Rue is torn between her desire for Mytho and her desire to please her father. Nothing of that is worked out well enough to make the second season worthwhile if someone already hated the first. At the core, though, is something I mentioned early on, I think: Princess Tutu is a fairy tale. How many fairy tales are there where the characters have any but the most basic motivations? Snow White is poisoned over envy. Rumplestiltskin wants the king's daughter because... well, no idea. Beause he wants payment for his work, I guess. :shrugz:

Now, and here's the real thing, I guess, did Princess Tutu have to be a series with 26 episodes? No, not really. A 90 minutes movie would have been enough, and would have been a much improved and tighter experience, I think.

5 hours ago, Bartimaeus said:

No, from beginning to end, it feels like the story is telling what the characters to feel, think and do instead of the characters organically driving what happens in the story,

Well, it doesn't just feel like it, it is so. What Drosselmeyer spins as a tale (in a more literal fashion that one might think) becomes reality, and he's very overt about that too in his little narrations, adding corrections whenever he feels like the story isn't progressing the way he thinks it should. Although I'm not sure when exactly that comes out, might be something in season two. The pacing and story structure of Princess Tutu isn't good, and the plot idea arguably doesn't make for a very convincing series, especially not when it looks like it is character driven but isn't.

5 hours ago, Bartimaeus said:

For the most part, you could just as well switch who is saying and doing what with any other character, or put entirely new characters in their place, and it would not really change how scenes go or how the story ends up getting resolved. I have trouble connecting to much (though not all) of the main story of Sailor Moon for that reason - very little of the Naoko Takeuchi-written main story material feels like it's driven by our characters, while the non-canon filler stuff ironically does a bit of a better job (seriously, the non-canon stuff even gives some meaningful motivation to the villains, like Nehellenia at the start of Sailor Stars, or the two aliens in the Magic Tree Arc of R, so that we can at least care a little about them as well, whereas the canon story...doesn't really try by and large).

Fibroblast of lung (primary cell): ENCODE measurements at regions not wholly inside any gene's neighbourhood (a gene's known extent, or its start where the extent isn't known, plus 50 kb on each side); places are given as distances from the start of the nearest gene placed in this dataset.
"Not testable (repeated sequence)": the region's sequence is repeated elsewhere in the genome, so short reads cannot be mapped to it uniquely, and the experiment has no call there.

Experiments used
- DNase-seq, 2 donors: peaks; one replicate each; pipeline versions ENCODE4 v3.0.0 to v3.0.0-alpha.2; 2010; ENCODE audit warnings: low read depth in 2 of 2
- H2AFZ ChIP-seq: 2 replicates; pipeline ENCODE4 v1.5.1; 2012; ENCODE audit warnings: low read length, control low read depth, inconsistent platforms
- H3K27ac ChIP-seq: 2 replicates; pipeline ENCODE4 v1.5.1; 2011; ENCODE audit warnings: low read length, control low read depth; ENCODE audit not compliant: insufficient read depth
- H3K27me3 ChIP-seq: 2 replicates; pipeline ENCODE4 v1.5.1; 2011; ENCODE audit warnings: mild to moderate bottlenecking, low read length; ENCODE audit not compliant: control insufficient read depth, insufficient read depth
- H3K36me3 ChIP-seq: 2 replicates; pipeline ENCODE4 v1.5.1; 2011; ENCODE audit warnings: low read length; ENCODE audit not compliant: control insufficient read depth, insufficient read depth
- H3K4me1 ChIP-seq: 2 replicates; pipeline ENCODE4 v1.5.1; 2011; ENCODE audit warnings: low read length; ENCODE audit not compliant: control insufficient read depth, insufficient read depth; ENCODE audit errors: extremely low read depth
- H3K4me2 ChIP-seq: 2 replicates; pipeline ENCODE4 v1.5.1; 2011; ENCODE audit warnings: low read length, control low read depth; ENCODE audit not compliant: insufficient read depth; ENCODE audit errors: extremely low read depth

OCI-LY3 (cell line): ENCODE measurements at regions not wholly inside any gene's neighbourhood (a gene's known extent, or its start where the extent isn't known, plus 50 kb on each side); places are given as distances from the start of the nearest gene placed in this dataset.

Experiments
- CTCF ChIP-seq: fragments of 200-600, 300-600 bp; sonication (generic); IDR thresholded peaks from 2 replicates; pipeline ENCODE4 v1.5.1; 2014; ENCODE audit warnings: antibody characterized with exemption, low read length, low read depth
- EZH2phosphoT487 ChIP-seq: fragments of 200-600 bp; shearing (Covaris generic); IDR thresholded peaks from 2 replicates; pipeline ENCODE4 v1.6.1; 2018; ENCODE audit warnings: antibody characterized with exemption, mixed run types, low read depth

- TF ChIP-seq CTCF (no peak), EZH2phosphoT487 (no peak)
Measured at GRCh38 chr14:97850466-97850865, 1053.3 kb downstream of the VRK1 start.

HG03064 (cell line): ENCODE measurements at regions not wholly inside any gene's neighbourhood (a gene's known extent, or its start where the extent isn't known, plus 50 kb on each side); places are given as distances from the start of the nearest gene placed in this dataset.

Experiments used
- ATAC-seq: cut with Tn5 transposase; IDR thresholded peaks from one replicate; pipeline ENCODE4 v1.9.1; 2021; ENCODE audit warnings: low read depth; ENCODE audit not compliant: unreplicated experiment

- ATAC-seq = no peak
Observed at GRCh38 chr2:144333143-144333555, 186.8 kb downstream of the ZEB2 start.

There's no real character development beyond the introductions of everyone in the first few chapters until the Dream arc (SuperS/Eternal) in the manga, and what is in dream feels like a bad copy of what Sailor Moon S did. The villains in the manga are more like the monsters of a regular Sailor Moon episode. Nary a point in giving those meaningful backstories. They're just there for Usagi to kill because she's awesome. Love, friendship and justice. AND MURDER DEATH KILL. :yes:

5 hours ago, Bartimaeus said:

It's also why the main story in Steven Universe works for me even when the plot itself is not always entirely well-told or constructed: everyone is individually and very personally motivated to feel and behave the way they do, the characters very keenly feel the effects of all the different things that have happened to each of them, and their experiences in trauma and just as friends together push them all to - in their own ways - love, trust, and depend upon each other. It all feels very personal and naturally character-driven while still allowing for the story to move forward with how it unfolds and impacts the characters (who also all have their own reasons to see the story get resolved!). Meanwhile, I've been sitting here throughout Princess Tutu wondering why the heck anyone feels or does anything that happens in this story, and I don't really feel like I ever got any kind of explanation. Whether it's a person or an object or a person-as-an-object, I just needed more than what Princess Tutu gave me. And yes in regards to the question of your previous post, :p.

Hey, maybe we'll get our Steven Sakura: Moon Stories eventually. It's just not going to be from Ikuko Ito or Junichi Sato.

Anyway, not that I haven't wondered about that before, but how the hell did Sailor Moon work out so well, when nobody on the creative team except for the writers of Stars (who participated in other good projects, like The Vision of Escaflowne) made anything on a similar level, like before or afterwards? Not even Ms. Takeuchi, where pretty much everyone agrees that Sailor Moon was her best manga (oh god).

Edited by majestic
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16 hours ago, majestic said:

On a completely different note, this video makes me want to watch Fist of the North Star.

Not going to do that, though, but eh... it's tempting, unless that's footage from some shorter OVA and not an anime series with 150 episodes. :p

Will post something more on the ongoing debates when I don't feel like keeling over. Maybe later, or tomorrow.

I can confirm its not the original tv series or the original movie; animation isn't right for either (since the original movie was re-edited from the tv series).  

My guess is that it is footage from 2005's Shin Kyūseishu Densetsu Hokuto no Ken / Fist of the North Star: The Legends of the True Savior (3 films, 2 OVAs).  I've never seen these films (not sure if it got released in the US), so can't be 100% sure, but the animation in the posted video looks like the footage I've seen.